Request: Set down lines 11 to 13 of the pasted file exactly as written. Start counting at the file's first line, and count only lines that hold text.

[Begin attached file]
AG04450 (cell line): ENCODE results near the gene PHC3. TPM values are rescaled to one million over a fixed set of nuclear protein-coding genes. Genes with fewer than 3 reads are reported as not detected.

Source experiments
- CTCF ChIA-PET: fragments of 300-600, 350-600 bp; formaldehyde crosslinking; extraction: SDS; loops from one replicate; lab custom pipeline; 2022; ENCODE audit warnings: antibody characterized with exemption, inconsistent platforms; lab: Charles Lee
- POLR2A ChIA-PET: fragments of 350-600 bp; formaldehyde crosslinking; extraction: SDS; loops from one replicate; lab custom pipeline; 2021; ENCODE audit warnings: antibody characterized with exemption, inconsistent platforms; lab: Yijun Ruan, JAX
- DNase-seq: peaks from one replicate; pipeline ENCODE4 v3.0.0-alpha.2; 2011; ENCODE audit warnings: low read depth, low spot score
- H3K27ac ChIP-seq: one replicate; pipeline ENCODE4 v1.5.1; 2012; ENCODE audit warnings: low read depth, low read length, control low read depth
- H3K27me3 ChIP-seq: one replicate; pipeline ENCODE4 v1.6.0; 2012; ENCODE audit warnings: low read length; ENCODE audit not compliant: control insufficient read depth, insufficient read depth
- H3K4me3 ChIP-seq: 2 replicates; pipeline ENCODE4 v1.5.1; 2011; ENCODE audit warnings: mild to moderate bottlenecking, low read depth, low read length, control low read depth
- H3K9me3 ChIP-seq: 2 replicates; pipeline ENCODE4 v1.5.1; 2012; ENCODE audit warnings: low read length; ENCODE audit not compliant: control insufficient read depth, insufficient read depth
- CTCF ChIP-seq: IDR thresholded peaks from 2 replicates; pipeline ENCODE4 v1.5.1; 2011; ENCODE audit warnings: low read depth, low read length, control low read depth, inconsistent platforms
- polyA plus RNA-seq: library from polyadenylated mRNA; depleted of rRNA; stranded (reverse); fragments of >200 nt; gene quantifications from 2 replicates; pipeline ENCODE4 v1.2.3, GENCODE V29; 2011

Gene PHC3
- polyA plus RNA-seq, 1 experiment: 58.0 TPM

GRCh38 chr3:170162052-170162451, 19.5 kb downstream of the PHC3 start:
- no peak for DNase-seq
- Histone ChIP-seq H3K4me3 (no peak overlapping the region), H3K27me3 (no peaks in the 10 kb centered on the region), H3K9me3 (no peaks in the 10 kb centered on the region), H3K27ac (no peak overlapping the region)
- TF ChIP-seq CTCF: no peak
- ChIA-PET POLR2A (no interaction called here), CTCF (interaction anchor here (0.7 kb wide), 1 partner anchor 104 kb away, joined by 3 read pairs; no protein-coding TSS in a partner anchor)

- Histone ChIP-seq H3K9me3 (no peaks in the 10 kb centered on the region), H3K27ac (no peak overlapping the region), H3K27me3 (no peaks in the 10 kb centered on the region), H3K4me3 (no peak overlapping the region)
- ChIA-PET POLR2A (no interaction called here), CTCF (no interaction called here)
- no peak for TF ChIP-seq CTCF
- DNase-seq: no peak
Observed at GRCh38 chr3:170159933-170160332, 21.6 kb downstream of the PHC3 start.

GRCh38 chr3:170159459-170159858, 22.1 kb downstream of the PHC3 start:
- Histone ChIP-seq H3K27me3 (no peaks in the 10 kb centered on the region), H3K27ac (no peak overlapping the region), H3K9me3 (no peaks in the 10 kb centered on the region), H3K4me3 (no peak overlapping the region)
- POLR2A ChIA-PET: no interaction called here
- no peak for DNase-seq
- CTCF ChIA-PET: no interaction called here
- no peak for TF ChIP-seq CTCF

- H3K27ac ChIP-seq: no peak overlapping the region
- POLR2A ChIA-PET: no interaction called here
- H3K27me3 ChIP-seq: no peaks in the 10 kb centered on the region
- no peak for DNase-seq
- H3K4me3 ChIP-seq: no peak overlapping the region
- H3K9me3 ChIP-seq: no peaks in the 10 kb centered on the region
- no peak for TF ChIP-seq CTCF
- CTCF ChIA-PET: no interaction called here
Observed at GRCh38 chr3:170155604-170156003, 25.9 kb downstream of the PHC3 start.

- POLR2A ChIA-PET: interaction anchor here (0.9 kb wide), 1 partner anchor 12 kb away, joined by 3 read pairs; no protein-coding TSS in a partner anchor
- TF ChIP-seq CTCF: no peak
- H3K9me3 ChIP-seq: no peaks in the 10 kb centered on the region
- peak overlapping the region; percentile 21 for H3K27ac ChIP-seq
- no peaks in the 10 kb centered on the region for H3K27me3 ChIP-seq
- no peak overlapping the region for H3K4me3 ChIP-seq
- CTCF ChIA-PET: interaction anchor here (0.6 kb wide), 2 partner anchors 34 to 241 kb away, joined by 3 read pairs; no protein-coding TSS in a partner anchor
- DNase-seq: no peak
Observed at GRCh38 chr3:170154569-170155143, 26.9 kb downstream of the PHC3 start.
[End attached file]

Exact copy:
- polyA plus RNA-seq: library from polyadenylated mRNA; depleted of rRNA; stranded (reverse); fragments of >200 nt; gene quantifications from 2 replicates; pipeline ENCODE4 v1.2.3, GENCODE V29; 2011

Gene PHC3
- polyA plus RNA-seq, 1 experiment: 58.0 TPM